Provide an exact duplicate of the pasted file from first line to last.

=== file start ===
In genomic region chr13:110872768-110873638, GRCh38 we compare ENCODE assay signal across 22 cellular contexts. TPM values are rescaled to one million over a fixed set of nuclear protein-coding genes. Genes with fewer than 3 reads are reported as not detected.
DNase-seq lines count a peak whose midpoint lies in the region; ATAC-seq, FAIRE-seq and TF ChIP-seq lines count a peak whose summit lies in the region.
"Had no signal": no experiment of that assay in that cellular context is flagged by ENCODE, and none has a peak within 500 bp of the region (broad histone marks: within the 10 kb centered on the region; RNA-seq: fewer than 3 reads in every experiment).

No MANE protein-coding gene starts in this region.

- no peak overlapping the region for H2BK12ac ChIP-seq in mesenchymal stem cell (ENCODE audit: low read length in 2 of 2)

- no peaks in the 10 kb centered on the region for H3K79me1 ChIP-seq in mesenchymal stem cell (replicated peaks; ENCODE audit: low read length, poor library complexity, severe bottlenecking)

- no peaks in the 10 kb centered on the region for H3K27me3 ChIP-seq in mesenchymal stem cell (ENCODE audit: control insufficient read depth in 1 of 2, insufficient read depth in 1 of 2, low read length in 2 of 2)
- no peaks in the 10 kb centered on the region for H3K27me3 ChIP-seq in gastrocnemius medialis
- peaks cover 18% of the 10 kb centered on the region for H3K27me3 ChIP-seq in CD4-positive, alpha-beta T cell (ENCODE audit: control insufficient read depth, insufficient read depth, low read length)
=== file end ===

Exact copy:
In genomic region chr13:110872768-110873638, GRCh38 we compare ENCODE assay signal across 22 cellular contexts. TPM values are rescaled to one million over a fixed set of nuclear protein-coding genes. Genes with fewer than 3 reads are reported as not detected.
DNase-seq lines count a peak whose midpoint lies in the region; ATAC-seq, FAIRE-seq and TF ChIP-seq lines count a peak whose summit lies in the region.
"Had no signal": no experiment of that assay in that cellular context is flagged by ENCODE, and none has a peak within 500 bp of the region (broad histone marks: within the 10 kb centered on the region; RNA-seq: fewer than 3 reads in every experiment).

No MANE protein-coding gene starts in this region.

- no peak overlapping the region for H2BK12ac ChIP-seq in mesenchymal stem cell (ENCODE audit: low read length in 2 of 2)

- no peaks in the 10 kb centered on the region for H3K79me1 ChIP-seq in mesenchymal stem cell (replicated peaks; ENCODE audit: low read length, poor library complexity, severe bottlenecking)

- no peaks in the 10 kb centered on the region for H3K27me3 ChIP-seq in mesenchymal stem cell (ENCODE audit: control insufficient read depth in 1 of 2, insufficient read depth in 1 of 2, low read length in 2 of 2)
- no peaks in the 10 kb centered on the region for H3K27me3 ChIP-seq in gastrocnemius medialis
- peaks cover 18% of the 10 kb centered on the region for H3K27me3 ChIP-seq in CD4-positive, alpha-beta T cell (ENCODE audit: control insufficient read depth, insufficient read depth, low read length)